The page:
NEW YORK The Department of Health and Mental Hygiene here partnered with the American Heart Association to launch the Trans Fat Help Center in an effort to smooth the upcoming required transition to trans-fat-free oils and shortenings for New York City restaurateurs. The Help Center will be located in the New York City College of Technology, which boasts an esteemed culinary training program.
Beginning in June and lasting through December 2008, restaurant operators can sign up for free classes taught by culinary specialists that focus on cooking and baking without artificial trans fats as well as creating more healthful versions of ethnic cuisines. Officials said classes will be offered monthly and in a variety of locations.
The Help Center also offers a free telephone help line and a website, www.notransfatnyc.org, in multiple languages. Restaurant operators can call 311 and ask for the Trans Fat Help Line if they have any questions about going trans fat free. The help line is staffed by culinary specialists Monday through Friday, from 9 a.m. to 5 p.m.
Agroup of local and national culinary experts will act as technical advisors to the program. They include: Chris Giarraputo, executive chef, B.R. Guest; Keith Cook, purchasing director, Tom Cat Bakery; Michael Romano, chef/partner, Union Square Cafe and Blue Smoke; and Andy Yeung, general manager, Shun Lee Restaurants.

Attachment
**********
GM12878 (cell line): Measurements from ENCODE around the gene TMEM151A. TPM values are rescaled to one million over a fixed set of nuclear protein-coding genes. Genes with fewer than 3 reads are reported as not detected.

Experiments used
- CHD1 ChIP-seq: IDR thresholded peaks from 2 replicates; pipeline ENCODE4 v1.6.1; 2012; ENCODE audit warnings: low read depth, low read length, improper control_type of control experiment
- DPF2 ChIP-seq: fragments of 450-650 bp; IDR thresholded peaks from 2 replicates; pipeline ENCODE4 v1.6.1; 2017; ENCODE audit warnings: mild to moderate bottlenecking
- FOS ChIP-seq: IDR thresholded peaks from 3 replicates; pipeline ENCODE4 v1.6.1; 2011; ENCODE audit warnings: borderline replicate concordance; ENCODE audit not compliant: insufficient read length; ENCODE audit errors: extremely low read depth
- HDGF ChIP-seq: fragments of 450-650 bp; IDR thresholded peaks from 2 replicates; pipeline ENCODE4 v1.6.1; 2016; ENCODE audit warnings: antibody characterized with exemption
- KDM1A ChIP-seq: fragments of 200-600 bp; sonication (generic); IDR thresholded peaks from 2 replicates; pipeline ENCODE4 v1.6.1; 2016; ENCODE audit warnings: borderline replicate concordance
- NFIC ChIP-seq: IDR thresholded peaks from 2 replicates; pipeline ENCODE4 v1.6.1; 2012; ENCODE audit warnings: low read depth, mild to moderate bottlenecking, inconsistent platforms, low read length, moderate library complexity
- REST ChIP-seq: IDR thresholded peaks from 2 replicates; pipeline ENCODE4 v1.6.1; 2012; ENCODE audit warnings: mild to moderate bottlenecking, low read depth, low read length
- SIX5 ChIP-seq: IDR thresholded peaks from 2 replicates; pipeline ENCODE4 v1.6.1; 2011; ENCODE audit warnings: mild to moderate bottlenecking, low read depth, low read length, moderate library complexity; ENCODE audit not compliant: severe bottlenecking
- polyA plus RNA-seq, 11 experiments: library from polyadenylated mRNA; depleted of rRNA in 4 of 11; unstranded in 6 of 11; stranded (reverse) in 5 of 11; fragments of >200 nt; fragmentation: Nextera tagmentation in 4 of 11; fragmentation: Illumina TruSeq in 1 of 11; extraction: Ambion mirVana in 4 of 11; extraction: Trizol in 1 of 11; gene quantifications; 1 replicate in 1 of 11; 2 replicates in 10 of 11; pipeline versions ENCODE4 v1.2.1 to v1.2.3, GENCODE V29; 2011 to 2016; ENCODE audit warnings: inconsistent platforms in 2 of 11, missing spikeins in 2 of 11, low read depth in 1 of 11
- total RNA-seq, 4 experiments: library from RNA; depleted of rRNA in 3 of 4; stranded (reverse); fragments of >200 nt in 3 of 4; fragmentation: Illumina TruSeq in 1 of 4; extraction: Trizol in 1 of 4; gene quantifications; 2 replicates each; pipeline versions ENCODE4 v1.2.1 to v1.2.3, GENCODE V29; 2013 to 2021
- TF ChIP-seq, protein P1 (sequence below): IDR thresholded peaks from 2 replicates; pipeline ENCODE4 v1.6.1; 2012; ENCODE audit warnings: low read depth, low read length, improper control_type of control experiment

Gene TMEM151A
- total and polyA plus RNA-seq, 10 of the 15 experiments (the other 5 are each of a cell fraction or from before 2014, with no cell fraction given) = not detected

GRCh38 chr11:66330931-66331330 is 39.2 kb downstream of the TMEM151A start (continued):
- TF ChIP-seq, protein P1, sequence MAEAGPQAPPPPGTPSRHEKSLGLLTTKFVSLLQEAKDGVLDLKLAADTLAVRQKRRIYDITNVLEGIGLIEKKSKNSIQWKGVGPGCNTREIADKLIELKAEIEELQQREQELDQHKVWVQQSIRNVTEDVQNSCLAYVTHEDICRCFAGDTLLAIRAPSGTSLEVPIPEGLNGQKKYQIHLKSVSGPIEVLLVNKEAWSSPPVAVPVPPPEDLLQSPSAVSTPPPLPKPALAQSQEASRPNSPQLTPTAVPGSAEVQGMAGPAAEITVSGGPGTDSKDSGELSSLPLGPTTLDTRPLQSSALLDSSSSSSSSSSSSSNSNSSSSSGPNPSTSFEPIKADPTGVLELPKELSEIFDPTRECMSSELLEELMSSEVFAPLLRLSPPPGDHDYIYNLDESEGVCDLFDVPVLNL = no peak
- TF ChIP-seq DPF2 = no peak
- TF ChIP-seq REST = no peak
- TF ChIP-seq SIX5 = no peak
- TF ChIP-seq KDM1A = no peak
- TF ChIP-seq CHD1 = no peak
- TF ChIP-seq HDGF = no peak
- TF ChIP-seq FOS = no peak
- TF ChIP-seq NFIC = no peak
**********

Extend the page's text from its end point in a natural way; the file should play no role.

"We want to make it easy for any restaurant that is still cooking with artificial trans fat to make the switch," said Health Commissioner Dr. Thomas R. Frieden. "There are many alternatives to trans fat, and the Help Center will provide guidance and resources."
On Dec. 5 New York became the first city in the nation to restrict the use of artificial trans fats in restaurants. The city's Department of Health and Mental Hygiene gave the city's 24,000-plus foodservice operations until July 1 to switch to oils, margarines and shortenings that contain less than 0.5 grams of artificial trans fat per serving. Restaurant would have until July 1, 2008 to replace all remaining menu items with items containing no more than 0.5 grams per serving.
The Health Department currently offers training for foodservice workers to learn about trans fats as parts of the required food protection course.